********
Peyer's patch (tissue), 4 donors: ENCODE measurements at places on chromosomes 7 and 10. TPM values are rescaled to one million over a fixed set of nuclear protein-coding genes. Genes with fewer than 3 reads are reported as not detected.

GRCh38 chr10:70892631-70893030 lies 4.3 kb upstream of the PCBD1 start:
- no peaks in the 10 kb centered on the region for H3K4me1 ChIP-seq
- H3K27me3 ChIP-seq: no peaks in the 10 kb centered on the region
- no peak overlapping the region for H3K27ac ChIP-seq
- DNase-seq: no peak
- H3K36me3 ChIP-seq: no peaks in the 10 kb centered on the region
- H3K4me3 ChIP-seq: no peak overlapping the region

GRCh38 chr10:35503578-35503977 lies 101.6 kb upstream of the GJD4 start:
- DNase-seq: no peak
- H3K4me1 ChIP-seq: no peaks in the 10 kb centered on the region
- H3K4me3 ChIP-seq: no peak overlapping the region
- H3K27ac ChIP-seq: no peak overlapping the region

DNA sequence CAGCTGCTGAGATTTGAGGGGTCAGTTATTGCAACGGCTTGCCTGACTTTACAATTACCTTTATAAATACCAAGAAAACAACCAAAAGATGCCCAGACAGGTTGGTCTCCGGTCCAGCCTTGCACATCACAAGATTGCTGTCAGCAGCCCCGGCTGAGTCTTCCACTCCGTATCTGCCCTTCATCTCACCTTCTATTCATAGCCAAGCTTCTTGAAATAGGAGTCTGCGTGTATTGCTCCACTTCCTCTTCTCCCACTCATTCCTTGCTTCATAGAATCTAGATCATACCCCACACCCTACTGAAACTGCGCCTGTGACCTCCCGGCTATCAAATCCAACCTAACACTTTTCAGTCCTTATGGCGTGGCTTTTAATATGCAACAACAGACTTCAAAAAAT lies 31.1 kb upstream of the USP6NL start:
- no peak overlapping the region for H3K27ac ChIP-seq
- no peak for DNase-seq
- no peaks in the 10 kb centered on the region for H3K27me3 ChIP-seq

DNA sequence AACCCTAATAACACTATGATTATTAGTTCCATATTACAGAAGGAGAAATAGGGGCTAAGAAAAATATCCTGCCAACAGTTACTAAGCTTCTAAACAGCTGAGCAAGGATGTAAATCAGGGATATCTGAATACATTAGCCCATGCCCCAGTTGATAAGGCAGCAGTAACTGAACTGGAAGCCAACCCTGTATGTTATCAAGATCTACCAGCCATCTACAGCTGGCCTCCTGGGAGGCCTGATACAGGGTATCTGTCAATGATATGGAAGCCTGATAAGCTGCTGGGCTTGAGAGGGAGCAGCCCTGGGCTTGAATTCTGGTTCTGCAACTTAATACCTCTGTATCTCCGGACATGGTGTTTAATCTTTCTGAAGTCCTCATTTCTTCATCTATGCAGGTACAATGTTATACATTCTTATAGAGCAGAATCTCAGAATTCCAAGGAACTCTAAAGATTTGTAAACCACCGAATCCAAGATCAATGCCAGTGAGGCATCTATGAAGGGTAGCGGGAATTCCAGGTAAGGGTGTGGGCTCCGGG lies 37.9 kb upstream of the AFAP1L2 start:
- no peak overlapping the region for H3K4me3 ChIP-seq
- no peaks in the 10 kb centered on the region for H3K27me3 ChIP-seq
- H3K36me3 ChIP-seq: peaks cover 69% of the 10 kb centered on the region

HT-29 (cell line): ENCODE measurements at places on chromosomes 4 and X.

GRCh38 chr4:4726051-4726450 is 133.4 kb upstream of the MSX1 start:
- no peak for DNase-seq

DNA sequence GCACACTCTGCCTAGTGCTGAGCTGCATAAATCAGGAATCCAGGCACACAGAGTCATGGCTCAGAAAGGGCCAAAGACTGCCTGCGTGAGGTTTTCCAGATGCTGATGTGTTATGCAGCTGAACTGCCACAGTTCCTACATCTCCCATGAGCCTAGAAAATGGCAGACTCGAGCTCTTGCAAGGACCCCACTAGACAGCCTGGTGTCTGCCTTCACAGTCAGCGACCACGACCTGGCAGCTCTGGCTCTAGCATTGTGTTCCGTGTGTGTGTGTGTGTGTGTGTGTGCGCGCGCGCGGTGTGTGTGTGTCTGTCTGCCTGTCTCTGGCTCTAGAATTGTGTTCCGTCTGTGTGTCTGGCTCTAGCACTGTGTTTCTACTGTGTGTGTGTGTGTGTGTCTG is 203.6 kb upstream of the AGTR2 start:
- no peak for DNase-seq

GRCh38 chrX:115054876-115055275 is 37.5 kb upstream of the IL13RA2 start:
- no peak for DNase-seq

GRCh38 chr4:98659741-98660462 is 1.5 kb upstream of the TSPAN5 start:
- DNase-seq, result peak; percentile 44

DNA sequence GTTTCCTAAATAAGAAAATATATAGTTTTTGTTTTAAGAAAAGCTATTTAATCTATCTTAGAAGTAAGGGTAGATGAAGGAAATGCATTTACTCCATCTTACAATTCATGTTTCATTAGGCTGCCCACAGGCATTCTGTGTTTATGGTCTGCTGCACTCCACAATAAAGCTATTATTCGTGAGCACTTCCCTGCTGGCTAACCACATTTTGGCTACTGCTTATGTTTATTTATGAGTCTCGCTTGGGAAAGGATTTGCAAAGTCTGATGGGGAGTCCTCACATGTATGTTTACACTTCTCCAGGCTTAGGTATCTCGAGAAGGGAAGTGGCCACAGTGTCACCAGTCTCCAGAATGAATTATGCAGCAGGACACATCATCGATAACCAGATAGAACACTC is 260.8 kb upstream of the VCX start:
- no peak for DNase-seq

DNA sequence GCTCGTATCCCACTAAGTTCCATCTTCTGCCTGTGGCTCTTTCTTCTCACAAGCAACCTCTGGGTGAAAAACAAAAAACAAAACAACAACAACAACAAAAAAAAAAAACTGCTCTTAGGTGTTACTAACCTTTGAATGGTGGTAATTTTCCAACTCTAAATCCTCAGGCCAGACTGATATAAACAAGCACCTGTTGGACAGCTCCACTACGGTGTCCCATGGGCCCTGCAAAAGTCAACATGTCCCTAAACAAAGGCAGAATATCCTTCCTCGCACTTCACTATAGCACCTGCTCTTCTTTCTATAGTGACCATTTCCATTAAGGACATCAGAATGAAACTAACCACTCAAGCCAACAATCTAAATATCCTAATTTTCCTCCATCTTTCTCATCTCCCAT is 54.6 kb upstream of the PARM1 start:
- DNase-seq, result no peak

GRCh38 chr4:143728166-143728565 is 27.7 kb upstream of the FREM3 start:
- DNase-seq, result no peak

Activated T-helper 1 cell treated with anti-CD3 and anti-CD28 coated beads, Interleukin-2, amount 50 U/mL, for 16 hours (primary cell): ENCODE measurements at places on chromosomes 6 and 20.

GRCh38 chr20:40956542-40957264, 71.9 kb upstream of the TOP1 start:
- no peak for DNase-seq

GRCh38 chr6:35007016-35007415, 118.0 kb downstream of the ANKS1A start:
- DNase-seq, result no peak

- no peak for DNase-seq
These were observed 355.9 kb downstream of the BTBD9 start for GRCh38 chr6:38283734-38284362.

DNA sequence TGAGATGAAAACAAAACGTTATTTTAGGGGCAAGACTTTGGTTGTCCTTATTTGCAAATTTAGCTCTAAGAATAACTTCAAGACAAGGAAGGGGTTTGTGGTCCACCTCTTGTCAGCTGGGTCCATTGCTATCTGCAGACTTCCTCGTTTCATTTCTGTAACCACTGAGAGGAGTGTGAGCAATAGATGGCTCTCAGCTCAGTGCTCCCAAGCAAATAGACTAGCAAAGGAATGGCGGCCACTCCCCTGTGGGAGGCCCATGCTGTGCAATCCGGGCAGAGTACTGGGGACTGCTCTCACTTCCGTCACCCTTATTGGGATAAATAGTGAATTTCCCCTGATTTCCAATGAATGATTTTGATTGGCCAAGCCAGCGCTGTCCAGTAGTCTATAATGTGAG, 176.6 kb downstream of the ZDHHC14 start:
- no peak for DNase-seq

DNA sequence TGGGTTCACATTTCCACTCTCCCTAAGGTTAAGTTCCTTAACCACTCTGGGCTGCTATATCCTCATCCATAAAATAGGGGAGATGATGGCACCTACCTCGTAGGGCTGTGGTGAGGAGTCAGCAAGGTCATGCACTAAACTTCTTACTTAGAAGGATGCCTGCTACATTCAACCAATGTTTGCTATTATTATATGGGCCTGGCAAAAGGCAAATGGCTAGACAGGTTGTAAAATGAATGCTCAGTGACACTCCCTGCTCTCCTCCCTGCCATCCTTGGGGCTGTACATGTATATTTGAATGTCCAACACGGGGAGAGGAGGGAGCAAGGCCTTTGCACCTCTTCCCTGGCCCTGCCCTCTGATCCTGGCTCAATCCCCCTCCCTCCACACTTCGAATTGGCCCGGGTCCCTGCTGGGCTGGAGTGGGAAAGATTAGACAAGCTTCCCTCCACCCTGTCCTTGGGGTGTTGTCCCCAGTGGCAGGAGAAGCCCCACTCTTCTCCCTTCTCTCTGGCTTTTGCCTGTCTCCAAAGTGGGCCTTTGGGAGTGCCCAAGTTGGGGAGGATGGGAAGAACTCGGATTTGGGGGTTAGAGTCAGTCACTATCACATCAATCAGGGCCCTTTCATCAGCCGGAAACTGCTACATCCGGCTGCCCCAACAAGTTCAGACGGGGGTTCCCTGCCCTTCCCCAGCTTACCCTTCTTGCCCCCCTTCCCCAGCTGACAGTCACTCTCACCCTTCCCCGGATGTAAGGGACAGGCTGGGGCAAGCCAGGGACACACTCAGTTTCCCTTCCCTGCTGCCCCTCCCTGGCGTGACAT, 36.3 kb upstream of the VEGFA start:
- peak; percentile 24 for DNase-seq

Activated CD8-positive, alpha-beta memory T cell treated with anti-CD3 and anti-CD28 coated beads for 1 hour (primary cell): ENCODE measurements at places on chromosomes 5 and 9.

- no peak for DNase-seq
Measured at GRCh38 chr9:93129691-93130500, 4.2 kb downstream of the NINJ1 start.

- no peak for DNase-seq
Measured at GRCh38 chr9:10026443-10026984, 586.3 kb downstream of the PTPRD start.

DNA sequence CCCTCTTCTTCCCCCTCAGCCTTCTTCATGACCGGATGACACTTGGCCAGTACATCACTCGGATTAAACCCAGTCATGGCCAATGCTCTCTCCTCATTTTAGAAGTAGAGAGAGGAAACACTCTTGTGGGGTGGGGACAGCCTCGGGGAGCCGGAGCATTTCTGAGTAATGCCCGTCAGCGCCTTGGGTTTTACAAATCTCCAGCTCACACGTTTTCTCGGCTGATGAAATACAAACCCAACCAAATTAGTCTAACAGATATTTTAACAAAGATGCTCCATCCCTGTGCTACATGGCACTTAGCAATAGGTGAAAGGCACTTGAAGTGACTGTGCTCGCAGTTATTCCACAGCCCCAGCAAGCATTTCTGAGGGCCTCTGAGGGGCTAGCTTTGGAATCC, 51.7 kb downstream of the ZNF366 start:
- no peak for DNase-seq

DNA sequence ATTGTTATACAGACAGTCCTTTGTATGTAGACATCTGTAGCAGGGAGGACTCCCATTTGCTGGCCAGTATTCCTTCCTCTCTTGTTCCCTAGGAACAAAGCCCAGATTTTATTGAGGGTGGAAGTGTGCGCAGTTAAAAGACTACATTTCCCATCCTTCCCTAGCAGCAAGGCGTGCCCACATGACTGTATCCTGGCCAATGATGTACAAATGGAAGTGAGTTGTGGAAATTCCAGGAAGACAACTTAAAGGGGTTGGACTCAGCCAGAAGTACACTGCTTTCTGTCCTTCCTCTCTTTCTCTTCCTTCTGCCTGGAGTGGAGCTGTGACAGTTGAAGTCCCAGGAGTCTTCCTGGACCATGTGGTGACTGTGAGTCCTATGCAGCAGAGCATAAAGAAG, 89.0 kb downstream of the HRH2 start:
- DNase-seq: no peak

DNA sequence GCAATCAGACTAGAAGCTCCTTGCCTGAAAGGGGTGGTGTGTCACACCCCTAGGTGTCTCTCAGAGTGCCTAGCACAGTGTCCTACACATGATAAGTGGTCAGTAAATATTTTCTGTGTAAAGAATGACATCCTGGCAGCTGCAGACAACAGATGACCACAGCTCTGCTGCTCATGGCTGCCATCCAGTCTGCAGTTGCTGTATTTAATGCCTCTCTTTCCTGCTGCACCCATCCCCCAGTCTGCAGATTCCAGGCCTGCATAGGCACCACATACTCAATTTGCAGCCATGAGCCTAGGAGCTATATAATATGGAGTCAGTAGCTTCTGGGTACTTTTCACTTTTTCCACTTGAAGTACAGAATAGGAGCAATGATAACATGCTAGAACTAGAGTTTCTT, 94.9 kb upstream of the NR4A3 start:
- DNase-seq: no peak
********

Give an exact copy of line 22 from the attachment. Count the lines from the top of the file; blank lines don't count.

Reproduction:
HT-29 (cell line): ENCODE measurements at places on chromosomes 4 and X.